Farmer's Market May 29, 2020
Seventeen days of rain. Straight. No break. It ends tonight and we will have maybe five or six days of dry weather. As I told you last week, I decided to wait on the ground being ready before preparing any beds. It did happen, and even though I couldn't make our preferred raised beds, we did go ahead and put down compost and drip tape and covered some ground with ground cloth to make an "acceptable" bed to plant in. No soil was disturbed and today we were able to get nine varieties of tomatoes planted. We are behind schedule according to the textbooks and charts but we are right on schedule according to doing the right thing. And we will always err on the side of doing the right thing.
Last Sunday afternoon I was searching for for a pair of work pants in my closet and I came across a properly folded American flag. It was the flag that draped my fathers casket nineteen years ago as we said goodbye to him. It had not been touched since the soldier they sent out to the graveside remove it and folded it and handed it to my mother. I thought it poignant since we were in the middle of "Memorial Day Weekend" -- a time when we remember all those who gave their lives for defending our freedom. I had a quiet moment of reflection and then laid it aside and continued my quest for those elusive work pants.
On Tuesday Beth and I went up to Lexington to pick up some paper mulch we use for planting. It is a special type of mulch that is approved for certified organic production and we have ordered it for years from their headquarters in Colorado. However, we recently discovered that it is actually made in a facility they own in Lexington! So we called and ordered and they allowed us to pick it up there.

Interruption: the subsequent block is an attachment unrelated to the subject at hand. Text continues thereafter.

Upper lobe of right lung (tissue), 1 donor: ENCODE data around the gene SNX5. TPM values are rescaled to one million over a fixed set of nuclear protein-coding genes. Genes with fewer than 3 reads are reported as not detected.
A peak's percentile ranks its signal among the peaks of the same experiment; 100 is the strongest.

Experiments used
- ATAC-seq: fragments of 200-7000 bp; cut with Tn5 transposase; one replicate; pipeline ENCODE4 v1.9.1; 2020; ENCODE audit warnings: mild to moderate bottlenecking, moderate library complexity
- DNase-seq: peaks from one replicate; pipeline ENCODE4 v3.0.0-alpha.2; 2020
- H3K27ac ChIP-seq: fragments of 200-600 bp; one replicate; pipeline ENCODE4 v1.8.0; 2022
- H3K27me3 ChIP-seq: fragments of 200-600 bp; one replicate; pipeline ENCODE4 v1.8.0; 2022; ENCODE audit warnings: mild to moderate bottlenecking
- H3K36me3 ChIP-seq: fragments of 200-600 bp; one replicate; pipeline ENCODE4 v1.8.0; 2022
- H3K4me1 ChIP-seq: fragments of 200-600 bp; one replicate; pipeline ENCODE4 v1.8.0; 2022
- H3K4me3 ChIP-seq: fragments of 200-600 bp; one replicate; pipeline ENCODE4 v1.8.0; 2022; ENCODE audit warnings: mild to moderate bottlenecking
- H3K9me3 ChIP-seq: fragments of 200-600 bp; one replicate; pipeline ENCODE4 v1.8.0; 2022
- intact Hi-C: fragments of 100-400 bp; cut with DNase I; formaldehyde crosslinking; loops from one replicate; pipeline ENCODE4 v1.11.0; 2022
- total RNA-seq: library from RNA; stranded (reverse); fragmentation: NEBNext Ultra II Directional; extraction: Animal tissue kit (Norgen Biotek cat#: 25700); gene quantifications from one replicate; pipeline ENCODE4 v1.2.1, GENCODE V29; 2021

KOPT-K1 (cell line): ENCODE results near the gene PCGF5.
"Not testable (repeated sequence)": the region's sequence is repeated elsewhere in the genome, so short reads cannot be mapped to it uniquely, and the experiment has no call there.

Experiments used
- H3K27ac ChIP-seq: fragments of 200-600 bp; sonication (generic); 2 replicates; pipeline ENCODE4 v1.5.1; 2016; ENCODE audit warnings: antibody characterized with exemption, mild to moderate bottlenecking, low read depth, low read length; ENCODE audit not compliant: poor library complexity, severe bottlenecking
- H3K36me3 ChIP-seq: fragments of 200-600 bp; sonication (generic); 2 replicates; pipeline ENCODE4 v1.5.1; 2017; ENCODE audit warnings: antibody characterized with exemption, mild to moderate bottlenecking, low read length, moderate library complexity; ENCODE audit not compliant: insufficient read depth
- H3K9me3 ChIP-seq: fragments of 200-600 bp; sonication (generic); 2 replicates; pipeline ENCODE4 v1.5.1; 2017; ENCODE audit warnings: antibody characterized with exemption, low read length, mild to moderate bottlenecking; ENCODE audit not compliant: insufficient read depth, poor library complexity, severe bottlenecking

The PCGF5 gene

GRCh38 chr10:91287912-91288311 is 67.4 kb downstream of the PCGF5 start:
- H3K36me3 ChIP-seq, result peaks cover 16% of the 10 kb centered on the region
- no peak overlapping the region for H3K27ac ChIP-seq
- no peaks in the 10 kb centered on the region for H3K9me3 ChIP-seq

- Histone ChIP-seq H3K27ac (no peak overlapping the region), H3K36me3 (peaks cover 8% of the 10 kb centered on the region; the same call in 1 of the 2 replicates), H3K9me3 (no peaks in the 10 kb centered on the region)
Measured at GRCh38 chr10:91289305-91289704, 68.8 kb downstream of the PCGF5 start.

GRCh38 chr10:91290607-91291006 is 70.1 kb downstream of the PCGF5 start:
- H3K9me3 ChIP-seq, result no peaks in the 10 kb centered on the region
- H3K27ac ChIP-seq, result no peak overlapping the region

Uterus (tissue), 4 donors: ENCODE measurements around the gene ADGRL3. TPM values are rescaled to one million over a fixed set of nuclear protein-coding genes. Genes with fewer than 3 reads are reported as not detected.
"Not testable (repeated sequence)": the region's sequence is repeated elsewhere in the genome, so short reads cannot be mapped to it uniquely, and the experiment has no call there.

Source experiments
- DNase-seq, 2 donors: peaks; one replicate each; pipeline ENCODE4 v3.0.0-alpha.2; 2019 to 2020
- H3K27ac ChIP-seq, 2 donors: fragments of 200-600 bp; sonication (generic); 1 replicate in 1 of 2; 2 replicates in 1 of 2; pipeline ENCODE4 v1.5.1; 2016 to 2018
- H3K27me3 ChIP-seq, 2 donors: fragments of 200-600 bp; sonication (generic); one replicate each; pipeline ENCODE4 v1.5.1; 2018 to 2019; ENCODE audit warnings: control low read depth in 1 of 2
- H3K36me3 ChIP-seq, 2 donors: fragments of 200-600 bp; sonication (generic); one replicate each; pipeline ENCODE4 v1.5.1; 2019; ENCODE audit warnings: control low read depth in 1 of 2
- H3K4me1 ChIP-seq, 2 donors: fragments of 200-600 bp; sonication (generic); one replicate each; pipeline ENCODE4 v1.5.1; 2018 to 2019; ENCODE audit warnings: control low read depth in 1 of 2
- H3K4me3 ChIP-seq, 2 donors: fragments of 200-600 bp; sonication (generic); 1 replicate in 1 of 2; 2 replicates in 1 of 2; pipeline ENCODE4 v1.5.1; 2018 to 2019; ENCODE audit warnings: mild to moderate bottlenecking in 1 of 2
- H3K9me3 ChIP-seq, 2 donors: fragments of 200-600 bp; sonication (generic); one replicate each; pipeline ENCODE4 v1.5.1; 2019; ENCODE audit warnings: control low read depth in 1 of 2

The plant is on Athens Boonesboro Rd just east of Lexington, very near the land where I got the soil under my fingernails and could never get it out. It just sticks with you. It's like a dread disease --you can never get rid of even though I tried for several years. The paper plant is also less than a mile from where my parents are buried. And my grandparents. And great grandparents. And aunts, uncles, cousins and countless people I grew up with who helped shape who I am today.
For many of these people they gave great personal sacrifice to do the right thing and sometimes I feel guilty that I didn't get the opportunity to do the same. I guess I'm trying to make it up now by doing the best I can. I really want to do farming and agriculture the right way. It's not war. Maybe not even life or death, but it is important and we are finding out now that our food supply and how we grow our food is indeed a part of our national security. Our president has even called this pandemic a war against an invisible enemy.
So, in a way we are involved in warfare now. We are fighting to feed and nourish our people. We are learning how important it is to take care of each other. To make the sacrifice of wearing masks in public, even at Farmers Markets, even if we think they violate the very rights our forefathers fought for because it's a sacrifice we can make to protect others. I had a person last week at the market tell me she would never come back because of the restrictions imposed on her. That made me sad.
I hope you will come to the market tomorrow. Even if it is inconvenient. Even if it makes you uncomfortable. I hope we have something that will help sustain you and your family. I hope our produce and beef will enable you to keep your family fed and secure. I hope that you might want to start a garden and let us help you in deciding on what to grow and where to find it. Even if we don't have it for sale in our booth.
Come be a part of the solution. It doesn't call for the kind of sacrifice that those we honored last weekend gave. But, it is really important to continue their example of putting the needs of others before our own needs.
Thank you for supporting local organic agriculture.